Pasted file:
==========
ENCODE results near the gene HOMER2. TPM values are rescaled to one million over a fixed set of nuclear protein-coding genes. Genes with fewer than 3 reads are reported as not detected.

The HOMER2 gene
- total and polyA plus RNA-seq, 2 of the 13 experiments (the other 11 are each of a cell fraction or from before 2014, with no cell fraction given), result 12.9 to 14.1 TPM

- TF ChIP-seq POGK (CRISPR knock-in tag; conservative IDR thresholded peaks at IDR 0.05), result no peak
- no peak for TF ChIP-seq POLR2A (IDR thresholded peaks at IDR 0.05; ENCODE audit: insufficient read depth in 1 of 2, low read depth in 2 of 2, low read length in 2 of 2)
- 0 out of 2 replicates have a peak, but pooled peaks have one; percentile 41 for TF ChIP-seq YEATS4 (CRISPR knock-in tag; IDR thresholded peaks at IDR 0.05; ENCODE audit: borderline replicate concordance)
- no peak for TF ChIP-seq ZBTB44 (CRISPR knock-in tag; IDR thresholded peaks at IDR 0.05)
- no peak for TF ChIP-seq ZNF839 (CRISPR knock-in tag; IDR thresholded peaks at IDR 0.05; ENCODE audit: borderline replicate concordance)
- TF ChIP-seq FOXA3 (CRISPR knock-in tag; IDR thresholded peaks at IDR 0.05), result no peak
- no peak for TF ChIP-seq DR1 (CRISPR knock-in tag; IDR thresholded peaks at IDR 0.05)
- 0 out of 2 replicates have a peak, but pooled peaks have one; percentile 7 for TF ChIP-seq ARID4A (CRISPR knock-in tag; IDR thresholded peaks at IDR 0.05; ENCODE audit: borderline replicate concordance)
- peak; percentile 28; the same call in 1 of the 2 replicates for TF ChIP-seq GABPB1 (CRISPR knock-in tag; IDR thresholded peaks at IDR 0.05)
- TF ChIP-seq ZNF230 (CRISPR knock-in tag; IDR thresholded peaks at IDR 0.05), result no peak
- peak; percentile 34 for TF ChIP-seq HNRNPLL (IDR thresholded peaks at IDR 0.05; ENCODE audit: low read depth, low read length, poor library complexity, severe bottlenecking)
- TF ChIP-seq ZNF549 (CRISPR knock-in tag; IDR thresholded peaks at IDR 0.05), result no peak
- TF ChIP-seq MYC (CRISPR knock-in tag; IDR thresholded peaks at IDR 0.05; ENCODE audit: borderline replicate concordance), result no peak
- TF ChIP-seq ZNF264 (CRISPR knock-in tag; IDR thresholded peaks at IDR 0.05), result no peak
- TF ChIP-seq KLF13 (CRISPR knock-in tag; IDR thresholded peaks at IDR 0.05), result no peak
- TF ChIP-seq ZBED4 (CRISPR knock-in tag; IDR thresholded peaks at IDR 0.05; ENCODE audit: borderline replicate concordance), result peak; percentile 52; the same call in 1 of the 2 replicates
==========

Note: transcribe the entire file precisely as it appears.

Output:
ENCODE results near the gene HOMER2. TPM values are rescaled to one million over a fixed set of nuclear protein-coding genes. Genes with fewer than 3 reads are reported as not detected.

The HOMER2 gene
- total and polyA plus RNA-seq, 2 of the 13 experiments (the other 11 are each of a cell fraction or from before 2014, with no cell fraction given), result 12.9 to 14.1 TPM

- TF ChIP-seq POGK (CRISPR knock-in tag; conservative IDR thresholded peaks at IDR 0.05), result no peak
- no peak for TF ChIP-seq POLR2A (IDR thresholded peaks at IDR 0.05; ENCODE audit: insufficient read depth in 1 of 2, low read depth in 2 of 2, low read length in 2 of 2)
- 0 out of 2 replicates have a peak, but pooled peaks have one; percentile 41 for TF ChIP-seq YEATS4 (CRISPR knock-in tag; IDR thresholded peaks at IDR 0.05; ENCODE audit: borderline replicate concordance)
- no peak for TF ChIP-seq ZBTB44 (CRISPR knock-in tag; IDR thresholded peaks at IDR 0.05)
- no peak for TF ChIP-seq ZNF839 (CRISPR knock-in tag; IDR thresholded peaks at IDR 0.05; ENCODE audit: borderline replicate concordance)
- TF ChIP-seq FOXA3 (CRISPR knock-in tag; IDR thresholded peaks at IDR 0.05), result no peak
- no peak for TF ChIP-seq DR1 (CRISPR knock-in tag; IDR thresholded peaks at IDR 0.05)
- 0 out of 2 replicates have a peak, but pooled peaks have one; percentile 7 for TF ChIP-seq ARID4A (CRISPR knock-in tag; IDR thresholded peaks at IDR 0.05; ENCODE audit: borderline replicate concordance)
- peak; percentile 28; the same call in 1 of the 2 replicates for TF ChIP-seq GABPB1 (CRISPR knock-in tag; IDR thresholded peaks at IDR 0.05)
- TF ChIP-seq ZNF230 (CRISPR knock-in tag; IDR thresholded peaks at IDR 0.05), result no peak
- peak; percentile 34 for TF ChIP-seq HNRNPLL (IDR thresholded peaks at IDR 0.05; ENCODE audit: low read depth, low read length, poor library complexity, severe bottlenecking)
- TF ChIP-seq ZNF549 (CRISPR knock-in tag; IDR thresholded peaks at IDR 0.05), result no peak
- TF ChIP-seq MYC (CRISPR knock-in tag; IDR thresholded peaks at IDR 0.05; ENCODE audit: borderline replicate concordance), result no peak
- TF ChIP-seq ZNF264 (CRISPR knock-in tag; IDR thresholded peaks at IDR 0.05), result no peak
- TF ChIP-seq KLF13 (CRISPR knock-in tag; IDR thresholded peaks at IDR 0.05), result no peak
- TF ChIP-seq ZBED4 (CRISPR knock-in tag; IDR thresholded peaks at IDR 0.05; ENCODE audit: borderline replicate concordance), result peak; percentile 52; the same call in 1 of the 2 replicates